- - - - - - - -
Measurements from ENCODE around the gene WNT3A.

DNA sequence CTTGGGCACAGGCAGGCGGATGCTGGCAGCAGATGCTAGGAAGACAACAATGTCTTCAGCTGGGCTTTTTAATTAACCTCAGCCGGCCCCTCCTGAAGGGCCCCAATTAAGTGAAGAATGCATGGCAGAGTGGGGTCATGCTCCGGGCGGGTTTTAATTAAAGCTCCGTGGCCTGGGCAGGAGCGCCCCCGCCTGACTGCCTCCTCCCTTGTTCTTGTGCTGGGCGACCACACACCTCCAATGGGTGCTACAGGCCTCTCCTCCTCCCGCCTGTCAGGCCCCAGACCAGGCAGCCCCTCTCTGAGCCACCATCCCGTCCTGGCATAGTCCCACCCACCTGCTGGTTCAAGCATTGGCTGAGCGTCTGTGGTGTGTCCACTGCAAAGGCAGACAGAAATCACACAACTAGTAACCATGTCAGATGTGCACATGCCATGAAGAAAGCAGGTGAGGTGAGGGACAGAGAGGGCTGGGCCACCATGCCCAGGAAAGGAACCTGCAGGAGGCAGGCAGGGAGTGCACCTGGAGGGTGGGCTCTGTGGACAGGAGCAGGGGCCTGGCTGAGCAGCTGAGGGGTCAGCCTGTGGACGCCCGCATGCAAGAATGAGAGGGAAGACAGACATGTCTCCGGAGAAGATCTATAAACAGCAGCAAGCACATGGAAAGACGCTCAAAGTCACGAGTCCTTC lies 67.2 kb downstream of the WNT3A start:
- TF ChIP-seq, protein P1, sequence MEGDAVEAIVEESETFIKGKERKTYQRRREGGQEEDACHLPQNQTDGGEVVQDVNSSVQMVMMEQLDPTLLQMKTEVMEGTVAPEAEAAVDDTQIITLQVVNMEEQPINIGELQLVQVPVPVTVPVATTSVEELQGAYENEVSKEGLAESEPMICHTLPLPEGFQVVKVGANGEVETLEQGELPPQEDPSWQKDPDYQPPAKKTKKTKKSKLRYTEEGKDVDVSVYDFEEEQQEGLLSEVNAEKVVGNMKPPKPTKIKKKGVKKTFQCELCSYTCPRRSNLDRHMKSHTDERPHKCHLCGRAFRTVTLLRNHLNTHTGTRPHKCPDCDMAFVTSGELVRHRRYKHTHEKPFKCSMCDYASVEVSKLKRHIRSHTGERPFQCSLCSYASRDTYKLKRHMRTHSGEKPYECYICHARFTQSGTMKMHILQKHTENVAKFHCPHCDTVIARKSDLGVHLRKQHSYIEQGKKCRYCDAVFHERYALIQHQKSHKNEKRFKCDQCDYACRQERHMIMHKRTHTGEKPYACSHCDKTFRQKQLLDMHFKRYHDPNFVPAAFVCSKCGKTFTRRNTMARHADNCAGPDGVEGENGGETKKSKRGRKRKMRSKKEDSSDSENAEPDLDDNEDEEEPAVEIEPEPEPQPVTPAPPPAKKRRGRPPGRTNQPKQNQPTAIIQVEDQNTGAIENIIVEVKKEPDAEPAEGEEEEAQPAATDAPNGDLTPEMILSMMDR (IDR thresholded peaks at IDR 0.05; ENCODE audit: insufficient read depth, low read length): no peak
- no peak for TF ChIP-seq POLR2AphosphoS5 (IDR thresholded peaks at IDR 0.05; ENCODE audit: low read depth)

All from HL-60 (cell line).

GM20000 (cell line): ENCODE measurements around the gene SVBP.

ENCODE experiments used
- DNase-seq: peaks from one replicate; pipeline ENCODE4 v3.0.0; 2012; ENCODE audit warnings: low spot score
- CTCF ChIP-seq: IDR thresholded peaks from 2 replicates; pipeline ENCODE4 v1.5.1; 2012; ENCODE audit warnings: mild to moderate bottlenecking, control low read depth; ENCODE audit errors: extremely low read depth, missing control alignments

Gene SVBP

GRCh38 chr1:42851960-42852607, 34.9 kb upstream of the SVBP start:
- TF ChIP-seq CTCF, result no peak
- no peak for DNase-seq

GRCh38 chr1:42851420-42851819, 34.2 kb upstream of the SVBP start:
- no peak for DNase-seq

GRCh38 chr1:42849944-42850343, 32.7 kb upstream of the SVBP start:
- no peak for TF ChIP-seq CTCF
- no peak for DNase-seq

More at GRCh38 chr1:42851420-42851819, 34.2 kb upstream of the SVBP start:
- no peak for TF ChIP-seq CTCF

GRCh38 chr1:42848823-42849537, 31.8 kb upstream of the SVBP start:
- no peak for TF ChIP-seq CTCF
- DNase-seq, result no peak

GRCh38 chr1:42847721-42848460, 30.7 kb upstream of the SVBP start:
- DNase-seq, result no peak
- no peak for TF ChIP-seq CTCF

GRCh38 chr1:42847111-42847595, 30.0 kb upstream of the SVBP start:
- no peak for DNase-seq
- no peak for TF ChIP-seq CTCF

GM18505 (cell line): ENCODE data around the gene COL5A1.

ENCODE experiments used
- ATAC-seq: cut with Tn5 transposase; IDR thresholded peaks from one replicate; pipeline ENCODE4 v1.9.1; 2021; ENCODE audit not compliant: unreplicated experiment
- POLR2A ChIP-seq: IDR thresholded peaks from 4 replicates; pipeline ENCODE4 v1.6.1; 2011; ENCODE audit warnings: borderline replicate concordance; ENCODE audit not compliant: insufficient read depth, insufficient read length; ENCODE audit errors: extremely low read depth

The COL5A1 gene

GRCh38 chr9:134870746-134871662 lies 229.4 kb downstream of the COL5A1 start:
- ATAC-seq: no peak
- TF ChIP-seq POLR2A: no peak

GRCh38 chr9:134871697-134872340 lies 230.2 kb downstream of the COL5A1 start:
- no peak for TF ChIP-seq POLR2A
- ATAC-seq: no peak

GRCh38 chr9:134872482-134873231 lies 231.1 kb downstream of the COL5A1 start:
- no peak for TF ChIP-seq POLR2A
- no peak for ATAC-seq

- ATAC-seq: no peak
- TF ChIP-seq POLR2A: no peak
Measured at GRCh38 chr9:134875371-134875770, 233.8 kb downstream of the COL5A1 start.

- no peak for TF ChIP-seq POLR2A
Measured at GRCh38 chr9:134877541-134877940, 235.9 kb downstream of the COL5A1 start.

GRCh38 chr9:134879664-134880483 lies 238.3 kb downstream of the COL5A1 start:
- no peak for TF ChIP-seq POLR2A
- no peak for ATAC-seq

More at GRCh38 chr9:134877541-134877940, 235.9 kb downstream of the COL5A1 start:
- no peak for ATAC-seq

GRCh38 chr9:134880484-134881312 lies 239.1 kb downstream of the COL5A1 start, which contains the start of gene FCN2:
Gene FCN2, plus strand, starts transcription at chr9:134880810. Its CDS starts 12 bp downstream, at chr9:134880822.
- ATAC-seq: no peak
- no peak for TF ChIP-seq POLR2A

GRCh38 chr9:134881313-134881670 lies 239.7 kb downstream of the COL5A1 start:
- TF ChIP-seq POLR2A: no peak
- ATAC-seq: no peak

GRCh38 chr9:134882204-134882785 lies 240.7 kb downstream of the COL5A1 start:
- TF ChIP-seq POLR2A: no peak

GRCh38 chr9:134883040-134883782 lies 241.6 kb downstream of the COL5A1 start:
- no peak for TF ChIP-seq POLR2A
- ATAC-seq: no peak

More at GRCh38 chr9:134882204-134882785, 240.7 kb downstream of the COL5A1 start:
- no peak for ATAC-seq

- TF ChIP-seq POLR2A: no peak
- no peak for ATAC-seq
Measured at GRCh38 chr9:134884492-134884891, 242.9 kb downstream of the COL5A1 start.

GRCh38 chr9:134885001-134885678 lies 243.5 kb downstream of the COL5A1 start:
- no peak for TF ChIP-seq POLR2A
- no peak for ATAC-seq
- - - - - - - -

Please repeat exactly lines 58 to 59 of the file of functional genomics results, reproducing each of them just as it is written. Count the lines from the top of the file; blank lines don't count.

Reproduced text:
GRCh38 chr9:134881313-134881670 lies 239.7 kb downstream of the COL5A1 start:
- TF ChIP-seq POLR2A: no peak